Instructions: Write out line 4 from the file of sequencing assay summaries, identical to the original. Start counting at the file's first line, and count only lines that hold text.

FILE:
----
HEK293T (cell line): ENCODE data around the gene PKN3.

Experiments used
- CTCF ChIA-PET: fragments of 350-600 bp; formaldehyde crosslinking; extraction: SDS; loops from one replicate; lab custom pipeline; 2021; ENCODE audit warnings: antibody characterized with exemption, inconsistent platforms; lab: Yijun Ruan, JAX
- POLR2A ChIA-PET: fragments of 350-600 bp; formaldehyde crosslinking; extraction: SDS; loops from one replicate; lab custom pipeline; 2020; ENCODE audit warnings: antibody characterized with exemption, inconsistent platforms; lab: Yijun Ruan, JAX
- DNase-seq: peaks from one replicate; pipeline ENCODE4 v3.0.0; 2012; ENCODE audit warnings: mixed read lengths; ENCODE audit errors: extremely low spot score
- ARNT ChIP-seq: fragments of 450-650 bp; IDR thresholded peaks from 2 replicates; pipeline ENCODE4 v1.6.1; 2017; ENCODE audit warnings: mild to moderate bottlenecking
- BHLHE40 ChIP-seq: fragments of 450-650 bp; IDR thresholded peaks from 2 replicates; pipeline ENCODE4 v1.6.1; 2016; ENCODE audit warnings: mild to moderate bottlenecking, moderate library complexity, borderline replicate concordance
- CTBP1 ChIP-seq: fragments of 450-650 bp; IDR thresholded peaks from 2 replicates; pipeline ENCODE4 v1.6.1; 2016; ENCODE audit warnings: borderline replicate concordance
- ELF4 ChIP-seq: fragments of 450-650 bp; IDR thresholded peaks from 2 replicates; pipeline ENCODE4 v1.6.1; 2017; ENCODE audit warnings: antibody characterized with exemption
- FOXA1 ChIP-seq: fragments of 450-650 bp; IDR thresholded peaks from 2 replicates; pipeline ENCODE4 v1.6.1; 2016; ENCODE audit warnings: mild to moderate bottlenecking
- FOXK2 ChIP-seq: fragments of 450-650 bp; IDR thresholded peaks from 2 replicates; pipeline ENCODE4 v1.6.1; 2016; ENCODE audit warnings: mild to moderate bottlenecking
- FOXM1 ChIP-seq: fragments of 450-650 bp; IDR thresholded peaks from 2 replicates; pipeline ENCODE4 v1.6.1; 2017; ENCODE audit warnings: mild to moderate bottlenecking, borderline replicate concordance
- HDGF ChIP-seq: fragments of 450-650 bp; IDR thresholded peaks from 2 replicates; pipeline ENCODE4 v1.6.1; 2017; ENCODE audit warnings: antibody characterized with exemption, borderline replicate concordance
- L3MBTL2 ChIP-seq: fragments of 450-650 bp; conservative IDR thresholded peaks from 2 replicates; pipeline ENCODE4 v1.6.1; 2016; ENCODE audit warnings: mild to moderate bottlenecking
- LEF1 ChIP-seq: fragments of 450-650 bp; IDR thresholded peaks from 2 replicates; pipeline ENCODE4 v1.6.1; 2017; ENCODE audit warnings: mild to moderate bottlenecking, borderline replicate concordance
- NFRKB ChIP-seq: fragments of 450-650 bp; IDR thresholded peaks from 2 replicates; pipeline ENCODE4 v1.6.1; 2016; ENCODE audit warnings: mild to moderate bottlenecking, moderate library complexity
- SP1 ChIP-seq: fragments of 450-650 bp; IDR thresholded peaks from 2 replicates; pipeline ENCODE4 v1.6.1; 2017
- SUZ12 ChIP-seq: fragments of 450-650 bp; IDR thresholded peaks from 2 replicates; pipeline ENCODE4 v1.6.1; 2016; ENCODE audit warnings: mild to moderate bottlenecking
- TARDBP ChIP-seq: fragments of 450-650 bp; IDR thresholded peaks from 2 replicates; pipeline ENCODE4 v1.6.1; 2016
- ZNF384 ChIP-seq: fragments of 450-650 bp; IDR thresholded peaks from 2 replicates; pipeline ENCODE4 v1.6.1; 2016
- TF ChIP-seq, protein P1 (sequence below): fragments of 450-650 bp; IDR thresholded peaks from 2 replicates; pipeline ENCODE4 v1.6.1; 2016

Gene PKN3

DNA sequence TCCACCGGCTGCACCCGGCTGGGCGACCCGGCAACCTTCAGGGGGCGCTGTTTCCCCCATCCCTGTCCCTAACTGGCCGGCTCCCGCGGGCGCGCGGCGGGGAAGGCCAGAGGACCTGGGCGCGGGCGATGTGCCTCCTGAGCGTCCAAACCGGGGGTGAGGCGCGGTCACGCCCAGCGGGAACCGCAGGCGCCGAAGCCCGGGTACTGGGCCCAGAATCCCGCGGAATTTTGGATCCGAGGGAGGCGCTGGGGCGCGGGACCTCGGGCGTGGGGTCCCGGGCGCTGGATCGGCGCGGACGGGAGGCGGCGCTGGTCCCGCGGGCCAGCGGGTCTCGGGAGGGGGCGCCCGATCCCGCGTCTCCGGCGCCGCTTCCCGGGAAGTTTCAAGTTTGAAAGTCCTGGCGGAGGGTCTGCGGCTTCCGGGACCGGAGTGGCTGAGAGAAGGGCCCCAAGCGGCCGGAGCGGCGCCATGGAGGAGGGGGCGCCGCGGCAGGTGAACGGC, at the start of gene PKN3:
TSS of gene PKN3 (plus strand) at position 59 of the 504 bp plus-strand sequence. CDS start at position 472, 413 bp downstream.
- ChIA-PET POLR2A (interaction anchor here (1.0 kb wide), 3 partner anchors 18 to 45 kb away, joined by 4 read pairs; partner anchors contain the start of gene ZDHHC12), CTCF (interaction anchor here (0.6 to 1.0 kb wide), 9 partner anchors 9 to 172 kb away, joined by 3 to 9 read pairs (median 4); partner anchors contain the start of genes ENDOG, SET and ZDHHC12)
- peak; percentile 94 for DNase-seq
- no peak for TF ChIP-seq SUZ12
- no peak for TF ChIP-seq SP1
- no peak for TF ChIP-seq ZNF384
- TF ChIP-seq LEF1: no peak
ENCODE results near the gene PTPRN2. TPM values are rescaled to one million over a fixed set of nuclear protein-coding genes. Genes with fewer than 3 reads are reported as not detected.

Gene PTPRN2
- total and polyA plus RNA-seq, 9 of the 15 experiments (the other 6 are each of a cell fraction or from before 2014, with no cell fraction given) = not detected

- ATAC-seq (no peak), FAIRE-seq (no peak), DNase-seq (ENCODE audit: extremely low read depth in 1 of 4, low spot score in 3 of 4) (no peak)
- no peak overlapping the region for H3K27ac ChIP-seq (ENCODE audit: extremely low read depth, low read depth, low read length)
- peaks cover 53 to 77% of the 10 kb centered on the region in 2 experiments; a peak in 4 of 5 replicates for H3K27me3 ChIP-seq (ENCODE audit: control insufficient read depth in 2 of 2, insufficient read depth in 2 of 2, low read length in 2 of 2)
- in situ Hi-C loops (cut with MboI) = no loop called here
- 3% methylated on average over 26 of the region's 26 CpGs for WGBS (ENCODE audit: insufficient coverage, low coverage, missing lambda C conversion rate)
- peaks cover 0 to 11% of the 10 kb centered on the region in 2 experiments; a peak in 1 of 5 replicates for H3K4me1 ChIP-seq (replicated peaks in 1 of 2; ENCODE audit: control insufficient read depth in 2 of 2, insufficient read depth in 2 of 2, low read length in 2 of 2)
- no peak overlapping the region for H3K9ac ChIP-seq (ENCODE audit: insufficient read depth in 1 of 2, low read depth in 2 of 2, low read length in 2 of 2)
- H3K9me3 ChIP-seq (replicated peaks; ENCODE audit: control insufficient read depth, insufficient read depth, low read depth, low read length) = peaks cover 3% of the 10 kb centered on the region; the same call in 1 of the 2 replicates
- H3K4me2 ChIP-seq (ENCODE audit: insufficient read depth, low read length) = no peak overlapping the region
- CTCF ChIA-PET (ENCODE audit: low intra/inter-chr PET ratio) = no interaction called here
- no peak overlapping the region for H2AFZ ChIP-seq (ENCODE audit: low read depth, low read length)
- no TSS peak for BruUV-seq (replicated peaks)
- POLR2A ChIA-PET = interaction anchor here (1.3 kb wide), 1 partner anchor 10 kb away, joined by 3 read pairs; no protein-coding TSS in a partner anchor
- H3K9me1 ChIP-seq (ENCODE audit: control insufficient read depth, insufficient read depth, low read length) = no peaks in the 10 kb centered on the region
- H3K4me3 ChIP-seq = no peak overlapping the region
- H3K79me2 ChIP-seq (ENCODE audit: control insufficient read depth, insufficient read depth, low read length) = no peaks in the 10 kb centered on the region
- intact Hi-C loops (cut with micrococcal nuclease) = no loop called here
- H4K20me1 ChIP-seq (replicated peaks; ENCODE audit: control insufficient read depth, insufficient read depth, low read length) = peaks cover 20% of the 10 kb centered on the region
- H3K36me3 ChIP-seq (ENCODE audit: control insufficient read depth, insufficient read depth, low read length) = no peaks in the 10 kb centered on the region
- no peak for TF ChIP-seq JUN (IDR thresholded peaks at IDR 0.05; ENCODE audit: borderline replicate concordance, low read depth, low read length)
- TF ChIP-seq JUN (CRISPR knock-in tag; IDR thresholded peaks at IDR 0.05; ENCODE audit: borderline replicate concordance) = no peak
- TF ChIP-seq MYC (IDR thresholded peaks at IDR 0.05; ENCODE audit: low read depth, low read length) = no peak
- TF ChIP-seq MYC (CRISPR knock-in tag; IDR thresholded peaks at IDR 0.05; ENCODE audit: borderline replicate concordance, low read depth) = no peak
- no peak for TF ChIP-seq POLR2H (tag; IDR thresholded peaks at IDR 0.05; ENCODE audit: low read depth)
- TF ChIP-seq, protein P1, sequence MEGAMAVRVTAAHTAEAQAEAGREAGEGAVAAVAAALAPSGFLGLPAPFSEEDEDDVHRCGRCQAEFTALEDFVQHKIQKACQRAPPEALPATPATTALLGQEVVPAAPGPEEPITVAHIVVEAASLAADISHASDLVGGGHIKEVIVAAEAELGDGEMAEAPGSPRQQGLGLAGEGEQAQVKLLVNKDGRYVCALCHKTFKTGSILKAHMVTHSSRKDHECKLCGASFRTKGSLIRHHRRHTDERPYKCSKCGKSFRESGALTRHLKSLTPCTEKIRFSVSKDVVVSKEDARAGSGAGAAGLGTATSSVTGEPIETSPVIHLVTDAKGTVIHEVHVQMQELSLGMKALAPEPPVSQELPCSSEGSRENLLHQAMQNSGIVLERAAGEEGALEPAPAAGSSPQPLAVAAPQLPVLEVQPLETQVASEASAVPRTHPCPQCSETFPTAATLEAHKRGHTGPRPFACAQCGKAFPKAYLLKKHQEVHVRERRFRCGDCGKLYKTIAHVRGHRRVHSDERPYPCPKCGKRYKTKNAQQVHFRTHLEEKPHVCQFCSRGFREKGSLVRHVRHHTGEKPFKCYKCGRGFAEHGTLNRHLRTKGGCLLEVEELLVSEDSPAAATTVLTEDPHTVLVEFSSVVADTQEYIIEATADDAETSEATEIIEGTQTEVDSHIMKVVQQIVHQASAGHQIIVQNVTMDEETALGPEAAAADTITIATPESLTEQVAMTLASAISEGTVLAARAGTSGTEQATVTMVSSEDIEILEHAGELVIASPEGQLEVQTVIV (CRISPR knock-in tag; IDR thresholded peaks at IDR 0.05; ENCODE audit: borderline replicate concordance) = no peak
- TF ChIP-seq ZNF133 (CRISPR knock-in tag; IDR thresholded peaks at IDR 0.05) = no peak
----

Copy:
- POLR2A ChIA-PET: fragments of 350-600 bp; formaldehyde crosslinking; extraction: SDS; loops from one replicate; lab custom pipeline; 2020; ENCODE audit warnings: antibody characterized with exemption, inconsistent platforms; lab: Yijun Ruan, JAX